Cheli was assigned to lead the 38th BG, 30 B-25 Mitchells including stand-bys. Bad weather en route separated the force from its P-38 cover escort, and mechanical problems reduced each squadron by one Mitchell, leaving his 405th and the following 71st Squadrons to attack with 28 B-25s. His assigned aircraft that day was B-25D-1 (s/n 41-30117), a bomber field-modified into a strafer by enclosure of its plexiglass nose to mounting of four forward-firing machine guns, and a pair of fuselage side “blister packs” mounting guns that also fired forward.
While maneuvering 150 feet above the ground to attack the heavily defended airfield, 10–15 Japanese Oscar fighters orbiting in the clouds attacked from above, making numerous passes at the force over a ten-minute span of time. Several concentrated their fire on Cheli’s bomber, causing its right engine to burst into flames while still 2 miles from the target. The fire quickly spread to the nose and cockpit.
His speed would have enabled him to gain necessary altitude to parachute to safety, but this action would have resulted in his formation becoming disorganized and exposed to the enemy. Although a crash was inevitable, he elected to continue leading the attack. From a minimum altitude, the squadron made a devastating bombing and strafing attack on the target. Maj. Cheli directed his wingman to lead the formation. His aircraft flew southeast to the vicinity of Boram airfield, where it crash-landed in the sea about 2 kilometers offshore.
Initially he was believed killed in the crash, but post war evidence indicates that he survived the crash but was executed in March 1944 by the Japanese while a POW on Rabaul. For his actions, he posthumously received the Medal of Honor. What are believed to be Major Cheli’s and other similarly executed POWs remains are now interred at Jefferson Barracks National Cemetery in St. Louis, Missouri.
Cheli was survived by his wife, Geraldine Cheli (née Reilly), and infant son, Ralph Jr. The Arnold Air Society chapter at his alma mater Lehigh University was named in his honor. Between 1947 and 1961 the United States Air Force operated the Cheli Air Force Station near Maywood, California.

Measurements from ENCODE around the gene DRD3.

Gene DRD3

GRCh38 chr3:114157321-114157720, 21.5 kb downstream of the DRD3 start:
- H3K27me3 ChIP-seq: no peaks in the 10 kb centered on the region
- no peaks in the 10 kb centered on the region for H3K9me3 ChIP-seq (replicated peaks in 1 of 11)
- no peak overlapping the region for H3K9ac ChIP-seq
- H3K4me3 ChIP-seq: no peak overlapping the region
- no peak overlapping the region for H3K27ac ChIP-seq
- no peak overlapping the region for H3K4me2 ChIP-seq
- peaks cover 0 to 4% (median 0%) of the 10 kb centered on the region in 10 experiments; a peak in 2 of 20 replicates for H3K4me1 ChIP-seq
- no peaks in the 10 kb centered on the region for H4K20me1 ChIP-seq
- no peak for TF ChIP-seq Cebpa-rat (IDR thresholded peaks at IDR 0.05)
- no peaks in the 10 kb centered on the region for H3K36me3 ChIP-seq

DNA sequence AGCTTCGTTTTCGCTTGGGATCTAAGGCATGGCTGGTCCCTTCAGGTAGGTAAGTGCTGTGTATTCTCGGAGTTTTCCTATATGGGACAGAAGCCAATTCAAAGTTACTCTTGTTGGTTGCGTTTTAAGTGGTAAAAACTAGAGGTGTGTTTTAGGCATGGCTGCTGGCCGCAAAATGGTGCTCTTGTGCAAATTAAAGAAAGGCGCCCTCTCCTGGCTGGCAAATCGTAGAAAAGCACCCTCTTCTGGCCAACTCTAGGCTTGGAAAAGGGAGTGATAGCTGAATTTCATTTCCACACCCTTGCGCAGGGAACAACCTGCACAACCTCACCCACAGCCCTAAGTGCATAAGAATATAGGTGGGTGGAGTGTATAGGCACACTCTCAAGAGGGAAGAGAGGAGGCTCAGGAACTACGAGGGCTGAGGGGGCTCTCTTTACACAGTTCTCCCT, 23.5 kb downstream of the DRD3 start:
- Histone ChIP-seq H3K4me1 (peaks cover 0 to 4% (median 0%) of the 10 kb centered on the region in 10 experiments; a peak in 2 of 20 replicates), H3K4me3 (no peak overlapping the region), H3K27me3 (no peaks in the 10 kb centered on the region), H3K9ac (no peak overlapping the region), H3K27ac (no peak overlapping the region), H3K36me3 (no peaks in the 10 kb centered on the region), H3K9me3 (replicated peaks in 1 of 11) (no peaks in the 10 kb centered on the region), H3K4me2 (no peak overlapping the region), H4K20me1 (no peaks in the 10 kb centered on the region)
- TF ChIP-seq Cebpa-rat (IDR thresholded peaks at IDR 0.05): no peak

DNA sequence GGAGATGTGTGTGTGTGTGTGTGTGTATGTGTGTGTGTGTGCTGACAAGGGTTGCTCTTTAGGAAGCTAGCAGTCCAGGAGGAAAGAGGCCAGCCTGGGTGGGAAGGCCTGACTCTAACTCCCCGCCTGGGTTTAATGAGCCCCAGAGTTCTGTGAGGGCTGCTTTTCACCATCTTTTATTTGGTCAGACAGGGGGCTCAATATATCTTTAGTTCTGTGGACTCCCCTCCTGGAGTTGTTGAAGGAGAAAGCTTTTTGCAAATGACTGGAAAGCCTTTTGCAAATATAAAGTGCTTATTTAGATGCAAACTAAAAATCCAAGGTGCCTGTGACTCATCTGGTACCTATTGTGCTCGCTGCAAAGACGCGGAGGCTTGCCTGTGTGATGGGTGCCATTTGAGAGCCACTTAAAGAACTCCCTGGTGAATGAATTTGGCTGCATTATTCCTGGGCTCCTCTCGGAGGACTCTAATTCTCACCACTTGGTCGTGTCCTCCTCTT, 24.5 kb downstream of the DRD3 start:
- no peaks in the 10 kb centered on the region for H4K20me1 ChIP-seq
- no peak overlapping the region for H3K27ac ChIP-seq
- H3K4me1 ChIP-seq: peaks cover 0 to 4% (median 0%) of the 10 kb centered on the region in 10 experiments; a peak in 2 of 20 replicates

For conspicuous gallantry and intrepidity above and beyond the call of duty in action with the enemy. While Maj. Cheli was leading his squadron in a dive to attack the heavily defended Dagua Airdrome, intercepting enemy aircraft centered their fire on his plane, causing it to burst into flames while still 2 miles from the objective. His speed would have enabled him to gain necessary altitude to parachute to safety, but this action would have resulted in his formation becoming disorganized and exposed to the enemy. Although a crash was inevitable, he courageously elected to continue leading the attack in his blazing plane. From a minimum altitude, the squadron made a devastating bombing and strafing attack on the target. The mission completed, Maj. Cheli instructed his wingman to lead the formation and crashed into the sea. Initially he was believed killed in the crash, but post war evidence indicates that he survived the crash but was executed in March 1944 by the Japanese while a POW on Rabaul. For his actions, he posthumously received the Medal of Honor.
BURIAL LOCATION: JEFFERSON BARRACKS NATIONAL CEMETERY, LEMAY, MISSOURI.
GROUP GRAVE, SECTION 78, GRAVES 930-934
LOCATION OF MEDAL: FAMILY.